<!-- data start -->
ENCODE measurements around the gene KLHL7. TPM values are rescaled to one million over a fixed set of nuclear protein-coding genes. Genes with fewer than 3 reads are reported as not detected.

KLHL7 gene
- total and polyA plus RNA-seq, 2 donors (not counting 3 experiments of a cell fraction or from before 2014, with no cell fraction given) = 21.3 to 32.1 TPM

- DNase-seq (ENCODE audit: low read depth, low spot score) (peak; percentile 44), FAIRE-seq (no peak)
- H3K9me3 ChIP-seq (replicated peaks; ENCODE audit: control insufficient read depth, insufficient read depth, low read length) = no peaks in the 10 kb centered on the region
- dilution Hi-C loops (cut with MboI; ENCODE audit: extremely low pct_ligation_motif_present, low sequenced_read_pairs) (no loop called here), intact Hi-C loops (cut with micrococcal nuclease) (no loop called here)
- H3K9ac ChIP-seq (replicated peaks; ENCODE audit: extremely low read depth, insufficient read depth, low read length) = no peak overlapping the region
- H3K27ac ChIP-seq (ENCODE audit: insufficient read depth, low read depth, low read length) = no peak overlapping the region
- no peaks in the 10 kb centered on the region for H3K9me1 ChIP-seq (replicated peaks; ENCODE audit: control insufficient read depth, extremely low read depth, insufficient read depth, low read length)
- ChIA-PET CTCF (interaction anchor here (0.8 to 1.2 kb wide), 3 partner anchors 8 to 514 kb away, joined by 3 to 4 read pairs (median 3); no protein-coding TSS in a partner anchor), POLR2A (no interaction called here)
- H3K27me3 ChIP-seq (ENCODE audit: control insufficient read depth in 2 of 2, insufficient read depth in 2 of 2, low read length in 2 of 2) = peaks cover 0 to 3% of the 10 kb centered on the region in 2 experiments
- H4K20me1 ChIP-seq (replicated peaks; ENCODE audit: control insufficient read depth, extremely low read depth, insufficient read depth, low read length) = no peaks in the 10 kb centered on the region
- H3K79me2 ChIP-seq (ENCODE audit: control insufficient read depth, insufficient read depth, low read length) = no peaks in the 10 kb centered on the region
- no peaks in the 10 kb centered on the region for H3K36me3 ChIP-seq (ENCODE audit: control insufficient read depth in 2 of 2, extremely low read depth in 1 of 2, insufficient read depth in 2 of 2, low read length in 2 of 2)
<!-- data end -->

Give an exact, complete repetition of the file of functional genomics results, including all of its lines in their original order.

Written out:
ENCODE measurements around the gene KLHL7. TPM values are rescaled to one million over a fixed set of nuclear protein-coding genes. Genes with fewer than 3 reads are reported as not detected.

KLHL7 gene
- total and polyA plus RNA-seq, 2 donors (not counting 3 experiments of a cell fraction or from before 2014, with no cell fraction given) = 21.3 to 32.1 TPM

- DNase-seq (ENCODE audit: low read depth, low spot score) (peak; percentile 44), FAIRE-seq (no peak)
- H3K9me3 ChIP-seq (replicated peaks; ENCODE audit: control insufficient read depth, insufficient read depth, low read length) = no peaks in the 10 kb centered on the region
- dilution Hi-C loops (cut with MboI; ENCODE audit: extremely low pct_ligation_motif_present, low sequenced_read_pairs) (no loop called here), intact Hi-C loops (cut with micrococcal nuclease) (no loop called here)
- H3K9ac ChIP-seq (replicated peaks; ENCODE audit: extremely low read depth, insufficient read depth, low read length) = no peak overlapping the region
- H3K27ac ChIP-seq (ENCODE audit: insufficient read depth, low read depth, low read length) = no peak overlapping the region
- no peaks in the 10 kb centered on the region for H3K9me1 ChIP-seq (replicated peaks; ENCODE audit: control insufficient read depth, extremely low read depth, insufficient read depth, low read length)
- ChIA-PET CTCF (interaction anchor here (0.8 to 1.2 kb wide), 3 partner anchors 8 to 514 kb away, joined by 3 to 4 read pairs (median 3); no protein-coding TSS in a partner anchor), POLR2A (no interaction called here)
- H3K27me3 ChIP-seq (ENCODE audit: control insufficient read depth in 2 of 2, insufficient read depth in 2 of 2, low read length in 2 of 2) = peaks cover 0 to 3% of the 10 kb centered on the region in 2 experiments
- H4K20me1 ChIP-seq (replicated peaks; ENCODE audit: control insufficient read depth, extremely low read depth, insufficient read depth, low read length) = no peaks in the 10 kb centered on the region
- H3K79me2 ChIP-seq (ENCODE audit: control insufficient read depth, insufficient read depth, low read length) = no peaks in the 10 kb centered on the region
- no peaks in the 10 kb centered on the region for H3K36me3 ChIP-seq (ENCODE audit: control insufficient read depth in 2 of 2, extremely low read depth in 1 of 2, insufficient read depth in 2 of 2, low read length in 2 of 2)